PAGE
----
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Comment Re:ZFS is nice... (Score 1) 173

No. RAID isn't better handled at other layers. If you don't know about the filesystem semantics then you need NVRAM or journalling at the block level to avoid the RAID-5 write hole. RAID-Z doesn't have this problem. If you're recovering a failed block-level RAID, then you need to copy all of the data, including unused space. With ZFS RAID (all levels), you only copy the used data. There are numerous other advantages to rearranging the layers, including being a lot more flexible in the provisioning.

It's also a mistake to think of ZFS as a layer. ZFS has three layers: the lowest handles physical disks and presents a linear address space, the middle presents a transactional object store, and the top presents something that looks like a filesystem (or a block device, which is useful for things like VM disk images).

Comment Re:ZFS is nice... (Score 1) 173

2GB/TB is recommended if you're doing deduplication. That said, performance degrades quite smoothly. I've got a machine with 3x4TB drives in RAID-Z with only 8GB of RAM. Disk performance isn't great, but I mostly access it via WiFi and it's absolutely fine for that. Eventually I'll get a new motherboard for that can handle more than 8GB of RAM...

Comment Re:Fukushima factoid - Thorium and Thallium (Score 1) 136

It's the gamma radiation that makes it less of a proliferation risk. Can't have detonators around that.

As for the radioactivity, yes, it's highly radioactive, but properly processed the waste is in said highly radioactive state for a substantially shorter period of time. Basically, it'll reach background levels in a period shorter than human civilization, not longer.

I'm fine with going with IFR, but I'm not sure what you mean by 'loose energy' (lose energy) for mining and processing Thorium - Thorium is currently a byproduct of rare earth mining and refining; currently they're avoiding some of the richest Thorium ore because there's no demand for thorium, thus it's expensive to handle the ore.

Start up a few thorium reactors such that there's a commercial demand for the metal, and it'll get mined along with the other stuff. One thing I've learned is that a 'pure' mine is actually pretty rare. Copper and gold mines also tend to produce silver. Rare earths are usually mixed. Etc...

Comment Re:Who? (Score 1) 581

You want some harsh criticism? And some direct, blunt communication?

People don't scare quote "hetero", because it's the antonym of "homo-". So why the hell are you scare quoting "cis-" when it's the antonym of "trans-"? This is basic Latin, and if you didn't take Latin, then it's basic Chem, and if you didn't take basic Chem, then GET OFF MY INTERNET.

Unless you're going to argue that transgendered/transsexual people don't exist, then stop scare quoting "cis-" like it's some sort of boogie word. It's the natural choice for referring to individuals who are not "trans-". And if "trans" is a word, then "cis" is a word. Just like "hetero" and "homo".

Don't like it? TOUGH! That's how language works.

Comment Re:We already had one (Score 4, Informative) 25

Yes, they're fictional, but it's a good start, since after all it proves that modern-day researchers weren't the first people to think of classifying planets by their habitability characteristics. Also, the simple "class [letter]" scheme is easy to remember and use; I sure hope they don't come up with some arcane, complicated system instead. Finally, they should definitely use "Class M" to refer to Earth-like planets simply to pay homage to Star Trek. Everyone and his brother knows what a "Class M" planet is, as long as they watched some Star Trek within the last 50 years.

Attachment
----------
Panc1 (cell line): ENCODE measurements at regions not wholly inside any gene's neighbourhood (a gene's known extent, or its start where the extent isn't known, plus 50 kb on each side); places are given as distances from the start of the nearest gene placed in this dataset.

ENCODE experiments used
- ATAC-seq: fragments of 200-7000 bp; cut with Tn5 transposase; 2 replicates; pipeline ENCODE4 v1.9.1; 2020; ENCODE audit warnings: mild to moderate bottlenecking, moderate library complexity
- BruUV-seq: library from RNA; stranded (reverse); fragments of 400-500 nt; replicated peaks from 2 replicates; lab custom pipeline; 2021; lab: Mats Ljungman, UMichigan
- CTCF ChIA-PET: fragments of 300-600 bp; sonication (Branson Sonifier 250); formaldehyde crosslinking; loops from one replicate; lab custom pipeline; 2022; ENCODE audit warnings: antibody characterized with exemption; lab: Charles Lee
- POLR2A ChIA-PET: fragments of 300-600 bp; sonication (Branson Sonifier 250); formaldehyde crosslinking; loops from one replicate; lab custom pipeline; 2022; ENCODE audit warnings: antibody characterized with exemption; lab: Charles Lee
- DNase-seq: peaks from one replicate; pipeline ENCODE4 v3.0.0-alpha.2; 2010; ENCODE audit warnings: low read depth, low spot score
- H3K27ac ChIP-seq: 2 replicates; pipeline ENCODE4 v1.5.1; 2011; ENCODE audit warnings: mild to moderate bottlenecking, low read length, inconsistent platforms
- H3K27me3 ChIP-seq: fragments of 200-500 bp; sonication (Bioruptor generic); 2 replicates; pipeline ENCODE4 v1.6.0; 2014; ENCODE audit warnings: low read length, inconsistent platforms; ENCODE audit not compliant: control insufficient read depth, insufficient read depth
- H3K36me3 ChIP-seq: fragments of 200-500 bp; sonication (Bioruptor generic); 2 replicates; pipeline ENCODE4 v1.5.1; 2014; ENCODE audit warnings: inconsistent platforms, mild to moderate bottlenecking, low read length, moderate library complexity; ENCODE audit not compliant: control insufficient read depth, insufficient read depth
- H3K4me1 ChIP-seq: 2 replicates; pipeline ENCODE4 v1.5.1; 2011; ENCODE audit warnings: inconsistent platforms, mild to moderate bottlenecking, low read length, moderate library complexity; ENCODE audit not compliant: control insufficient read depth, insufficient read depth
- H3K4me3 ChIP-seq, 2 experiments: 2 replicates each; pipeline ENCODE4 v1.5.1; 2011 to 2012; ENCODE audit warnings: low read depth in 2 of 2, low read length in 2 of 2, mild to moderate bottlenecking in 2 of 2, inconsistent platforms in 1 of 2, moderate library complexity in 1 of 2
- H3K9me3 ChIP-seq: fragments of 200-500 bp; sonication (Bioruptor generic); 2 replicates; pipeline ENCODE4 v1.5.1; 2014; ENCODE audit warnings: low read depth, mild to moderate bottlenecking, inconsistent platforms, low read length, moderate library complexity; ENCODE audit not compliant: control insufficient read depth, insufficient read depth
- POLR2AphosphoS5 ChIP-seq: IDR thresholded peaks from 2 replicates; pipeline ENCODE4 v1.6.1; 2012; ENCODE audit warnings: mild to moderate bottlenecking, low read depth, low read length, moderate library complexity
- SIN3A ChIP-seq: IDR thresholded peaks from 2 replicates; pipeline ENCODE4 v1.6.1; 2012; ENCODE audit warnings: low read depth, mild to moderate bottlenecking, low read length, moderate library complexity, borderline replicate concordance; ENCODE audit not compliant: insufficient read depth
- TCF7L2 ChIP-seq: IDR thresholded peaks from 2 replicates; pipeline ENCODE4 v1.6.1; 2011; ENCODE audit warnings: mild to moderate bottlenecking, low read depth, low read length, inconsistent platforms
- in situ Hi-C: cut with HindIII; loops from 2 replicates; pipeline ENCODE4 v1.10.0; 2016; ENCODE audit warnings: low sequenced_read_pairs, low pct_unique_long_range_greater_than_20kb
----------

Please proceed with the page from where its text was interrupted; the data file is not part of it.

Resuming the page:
It looks like you got your classes from Star Trek too, as seen here, but with some differences. I'm not sure where you got Class Q or I. The system probably does need a little revision though. Class H's "generally uninhabitable" doesn't tell you why. The Class P (see appendices) for icy planets is a good example. Class N for "sulphuric" really isn't sufficient; Venus is more like the Class Y "demon planet" except there's no dilithium-based biomimetic lifeforms, but the fact that Venus is so hot is important it needs to be classified that way. If a planet is too cold or too hot to live on, that's an important factor for humans. Same if there's no atmosphere. A planet (or moon) that's not too warm or hot but has no atmosphere can still be inhabited using domes or other sealed habitats, so that should be a class by itself. Mercury probably wouldn't fit there however, because it's much too hot. But it's hot in a different way than Venus, so they should have different classifications (hot because it's too close to the star, vs. hot because it has a thick atmosphere and runaway greenhouse effect). Finally, moons and planets should be classified together. The orbital path doesn't really matter (except insofar as it affects the climate/temperature). There could very well be Earth-like moons out there somewhere, so those should be Class M (like the moon in "Avatar").

So here's my proposal which borrows from ST:
Class M - Earth-like, small, rocky, oxygenated atmosphere, right temperature
Class D - small, rocky, little to no atmosphere, right temperature, inhabitable with sealed habitats (e.g. Mars)
Class J - gas giant (any size; this may be expanded later after we explore more star systems and decide we need to classify them further)
Class E - small, rocky, little to no atmosphere, too cold (e.g. Pluto)